5. She got her name “Maria-Michael” because she always had a special love for the Blessed Mother even as a young child (she took Mary as her Confirmation patron), and she loved the name Michael since she was about 6 years old and learned that Michael was a name that God, not man, chose, in naming the Archangel Michael.  Her respect for the Archangel grew even more when she learned of his deep love for God, and how he challenged Lucifer after his rebellion, and was put in charge of God’s army to fight evil.
  6. Soon after she made her solemn vows she was made the farm manager, a position which she held for over 20 years, until she was elected Abbess on July 17, 2003, and she traded in the tractor for a crozier and pectoral cross (although she still finds excuses to drive the tractors on occasion!).
  7. Her Abbatial Blessing ceremony took place on September 6, only two days before her Silver Jubilee Profession Anniversary (25 years as a professed nun); needless to say it was a special week for her!
  8. She is an impressive guitar player – Without touching a guitar for a year she can still play “Take Me Home, Country Roads” like it was yesterday.
  9. One of her more surprising gifts is that she can weld.  Last year she fixed the hinge to our cemetery gate when it broke, and one wonders how many Abbesses could do that?
  10. Her current favorite book is Ludolph of Saxony’s Life of Christ, a series she highly recommends to all.
  11. She has a great devotion to Christ in the Blessed Sacrament, and started a weekly 3:00 a.m. Holy Hour a few years ago for any interested Sisters in our community, which is still going strong.
  12. Mother is the kind of person whose “Plan A” is to be available to her Sisters for whatever they need, and whose  “Plan B,” which is the long list of temporal things that need her attention, is accomplished with what time remains.
  13. She is an excellent dog trainer – she even taught Simon, her last Grate Dane, to dance!
  14. Even amidst all the demands of being Abbess, Mother is very dedicated to praying the rosary every day.  If you are looking for her in the early afternoon, it is very likely that she is on her “rosary walk.”
  15. She has a gorgeous voice, and it seems to run in her family since one of her biological sisters is a member of a barbershop quartet!
  16. One of her special projects as Abbess has been to create a beautiful courtyard in the Sisters’ enclosure, decked with so many kinds of rose bushes and fruit trees and plants – a little Eden.
  17. She daily encourages her Sisters at breakfast with reflections based on her lectio divina prayer time, using her gift of contemplate prayer to build up the body of Christ in our community, and outside our community on the website blog.
  18. According to Mother, there is a time for everything, including snow sledding on days that the hillside next the Abbey is freshly packed!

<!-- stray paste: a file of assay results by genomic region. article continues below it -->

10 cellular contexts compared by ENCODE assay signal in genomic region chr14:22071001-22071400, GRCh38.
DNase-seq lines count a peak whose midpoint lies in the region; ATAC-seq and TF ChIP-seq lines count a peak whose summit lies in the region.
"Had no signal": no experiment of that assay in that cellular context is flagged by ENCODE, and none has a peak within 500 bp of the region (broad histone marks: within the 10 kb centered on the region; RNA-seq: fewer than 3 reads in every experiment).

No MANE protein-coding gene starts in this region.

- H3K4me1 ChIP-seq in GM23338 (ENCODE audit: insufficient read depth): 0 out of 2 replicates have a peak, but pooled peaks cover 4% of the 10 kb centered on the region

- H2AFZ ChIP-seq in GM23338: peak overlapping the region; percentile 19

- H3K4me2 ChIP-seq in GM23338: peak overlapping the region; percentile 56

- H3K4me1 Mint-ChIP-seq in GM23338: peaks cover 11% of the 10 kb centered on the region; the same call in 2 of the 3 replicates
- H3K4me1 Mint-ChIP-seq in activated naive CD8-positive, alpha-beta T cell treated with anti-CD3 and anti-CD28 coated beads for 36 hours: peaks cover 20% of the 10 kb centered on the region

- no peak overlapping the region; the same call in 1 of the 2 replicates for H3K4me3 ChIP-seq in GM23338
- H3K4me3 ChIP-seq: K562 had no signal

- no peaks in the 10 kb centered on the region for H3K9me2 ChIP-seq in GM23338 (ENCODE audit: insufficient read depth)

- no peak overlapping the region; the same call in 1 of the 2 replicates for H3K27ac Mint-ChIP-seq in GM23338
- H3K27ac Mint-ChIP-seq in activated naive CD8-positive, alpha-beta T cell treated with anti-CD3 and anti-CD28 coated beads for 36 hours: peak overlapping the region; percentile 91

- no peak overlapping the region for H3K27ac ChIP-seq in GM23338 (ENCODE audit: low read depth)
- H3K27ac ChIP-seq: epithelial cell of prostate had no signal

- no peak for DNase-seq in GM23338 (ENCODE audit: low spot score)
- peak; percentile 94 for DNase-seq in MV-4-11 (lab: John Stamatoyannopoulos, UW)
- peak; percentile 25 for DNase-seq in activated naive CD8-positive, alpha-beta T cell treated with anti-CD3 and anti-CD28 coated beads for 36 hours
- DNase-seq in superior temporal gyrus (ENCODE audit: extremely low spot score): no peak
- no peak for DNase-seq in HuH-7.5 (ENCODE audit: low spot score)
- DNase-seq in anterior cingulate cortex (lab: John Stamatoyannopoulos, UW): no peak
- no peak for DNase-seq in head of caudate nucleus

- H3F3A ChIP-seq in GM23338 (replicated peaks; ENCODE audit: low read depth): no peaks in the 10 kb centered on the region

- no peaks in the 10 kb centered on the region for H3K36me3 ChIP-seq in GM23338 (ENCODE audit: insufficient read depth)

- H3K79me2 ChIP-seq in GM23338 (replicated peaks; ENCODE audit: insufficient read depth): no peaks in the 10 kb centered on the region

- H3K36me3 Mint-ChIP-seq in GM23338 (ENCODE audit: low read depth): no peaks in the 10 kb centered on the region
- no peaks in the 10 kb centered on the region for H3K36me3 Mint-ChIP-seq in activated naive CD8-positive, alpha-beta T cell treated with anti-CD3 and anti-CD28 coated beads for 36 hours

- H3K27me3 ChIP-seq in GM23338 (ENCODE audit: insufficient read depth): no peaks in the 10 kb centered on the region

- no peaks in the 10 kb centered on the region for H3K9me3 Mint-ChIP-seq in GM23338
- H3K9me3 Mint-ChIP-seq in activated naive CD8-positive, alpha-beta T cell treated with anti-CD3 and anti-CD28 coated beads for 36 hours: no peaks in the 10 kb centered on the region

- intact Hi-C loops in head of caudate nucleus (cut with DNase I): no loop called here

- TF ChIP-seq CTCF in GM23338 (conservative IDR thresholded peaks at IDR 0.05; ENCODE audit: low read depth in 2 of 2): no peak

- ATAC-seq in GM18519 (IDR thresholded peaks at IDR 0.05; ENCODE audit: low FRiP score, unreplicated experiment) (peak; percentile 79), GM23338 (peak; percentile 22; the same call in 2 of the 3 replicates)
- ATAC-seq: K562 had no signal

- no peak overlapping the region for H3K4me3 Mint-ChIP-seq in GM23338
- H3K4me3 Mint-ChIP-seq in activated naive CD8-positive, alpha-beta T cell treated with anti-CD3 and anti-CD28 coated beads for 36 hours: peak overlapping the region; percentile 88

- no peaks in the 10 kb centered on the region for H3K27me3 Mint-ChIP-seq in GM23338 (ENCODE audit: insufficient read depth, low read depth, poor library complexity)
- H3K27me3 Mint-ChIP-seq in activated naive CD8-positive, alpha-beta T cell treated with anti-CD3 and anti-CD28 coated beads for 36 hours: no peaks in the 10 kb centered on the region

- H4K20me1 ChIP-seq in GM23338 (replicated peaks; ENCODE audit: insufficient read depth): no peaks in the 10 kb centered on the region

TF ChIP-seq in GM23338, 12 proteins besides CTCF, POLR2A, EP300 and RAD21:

19. One of her favorite things she gets to do as Abbess is serve the Sisters at the Holy Thursday Last Supper meal each year, and wash their feet afterward.
  20. Anyone can tell you that Mother has a spiritual gift of joy; she is always smiling and passing her contagious joy to others, regardless of the heavy burdens she may be carrying.

A Tribute to Our Pilot

A reflection by our Prioress, Sister Maria Josepha, OSB on the 17th anniversary of Mother Maria-Michael’s Abbatial Election

I think the book Strangers to the City by Michael Casey is a great title for her life, because Mother truly is such a stranger to the city.  She would rather be here, living the monastic life with us, and especially praising God in the Divine Office, than anywhere in the world.  She always admonishes us to “prefer nothing to the love of Christ” (using the words of St. Benedict), and her life is a visible testament to this fidelity to the monastic life, seeking God above all else.  If Mother was not in the monastery, I think she may have been a pilot.  But the Lord has made her into a different kind of pilot, nonetheless.  Just as He made His apostle fishermen into fishers of men, so He has done for Mother Maria-Michael.  As her passengers, we know that we are headed for eternal life.  The flight may have turbulence, but I do believe that with her as the pilot of our community we will all be brought together into everlasting life. 

On July 17, the anniversary of Mother Maria-Michael’s Abbatial Election, we celebrated with a picnic supper. Mother enjoyed an ATV ride to our picnic site.
As Prioress, Sister Maria Josepha was in charge of planning the celebration. Here she drives the Mule loaded with folding chairs to bring home after the picnic.